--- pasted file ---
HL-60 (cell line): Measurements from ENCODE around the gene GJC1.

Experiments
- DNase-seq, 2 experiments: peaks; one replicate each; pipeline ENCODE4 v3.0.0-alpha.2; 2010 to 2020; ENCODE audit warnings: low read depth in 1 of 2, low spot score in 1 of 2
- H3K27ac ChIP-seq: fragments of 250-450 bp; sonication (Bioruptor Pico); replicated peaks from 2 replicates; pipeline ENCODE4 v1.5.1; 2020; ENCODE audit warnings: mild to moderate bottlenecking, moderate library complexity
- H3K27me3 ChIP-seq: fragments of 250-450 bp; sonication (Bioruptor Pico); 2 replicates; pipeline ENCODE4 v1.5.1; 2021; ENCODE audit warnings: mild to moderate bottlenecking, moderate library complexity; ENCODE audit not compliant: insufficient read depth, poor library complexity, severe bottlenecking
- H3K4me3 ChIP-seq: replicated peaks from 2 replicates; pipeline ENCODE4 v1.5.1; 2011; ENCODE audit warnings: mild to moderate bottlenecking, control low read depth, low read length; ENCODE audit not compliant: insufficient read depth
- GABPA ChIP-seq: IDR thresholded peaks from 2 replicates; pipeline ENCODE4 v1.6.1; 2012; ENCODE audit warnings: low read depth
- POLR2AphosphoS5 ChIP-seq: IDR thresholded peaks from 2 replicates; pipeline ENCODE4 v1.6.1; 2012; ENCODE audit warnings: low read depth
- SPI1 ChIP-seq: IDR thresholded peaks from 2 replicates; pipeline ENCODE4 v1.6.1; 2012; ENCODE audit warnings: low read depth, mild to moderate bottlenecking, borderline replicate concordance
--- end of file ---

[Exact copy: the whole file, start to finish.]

HL-60 (cell line): Measurements from ENCODE around the gene GJC1.

Experiments
- DNase-seq, 2 experiments: peaks; one replicate each; pipeline ENCODE4 v3.0.0-alpha.2; 2010 to 2020; ENCODE audit warnings: low read depth in 1 of 2, low spot score in 1 of 2
- H3K27ac ChIP-seq: fragments of 250-450 bp; sonication (Bioruptor Pico); replicated peaks from 2 replicates; pipeline ENCODE4 v1.5.1; 2020; ENCODE audit warnings: mild to moderate bottlenecking, moderate library complexity
- H3K27me3 ChIP-seq: fragments of 250-450 bp; sonication (Bioruptor Pico); 2 replicates; pipeline ENCODE4 v1.5.1; 2021; ENCODE audit warnings: mild to moderate bottlenecking, moderate library complexity; ENCODE audit not compliant: insufficient read depth, poor library complexity, severe bottlenecking
- H3K4me3 ChIP-seq: replicated peaks from 2 replicates; pipeline ENCODE4 v1.5.1; 2011; ENCODE audit warnings: mild to moderate bottlenecking, control low read depth, low read length; ENCODE audit not compliant: insufficient read depth
- GABPA ChIP-seq: IDR thresholded peaks from 2 replicates; pipeline ENCODE4 v1.6.1; 2012; ENCODE audit warnings: low read depth
- POLR2AphosphoS5 ChIP-seq: IDR thresholded peaks from 2 replicates; pipeline ENCODE4 v1.6.1; 2012; ENCODE audit warnings: low read depth
- SPI1 ChIP-seq: IDR thresholded peaks from 2 replicates; pipeline ENCODE4 v1.6.1; 2012; ENCODE audit warnings: low read depth, mild to moderate bottlenecking, borderline replicate concordance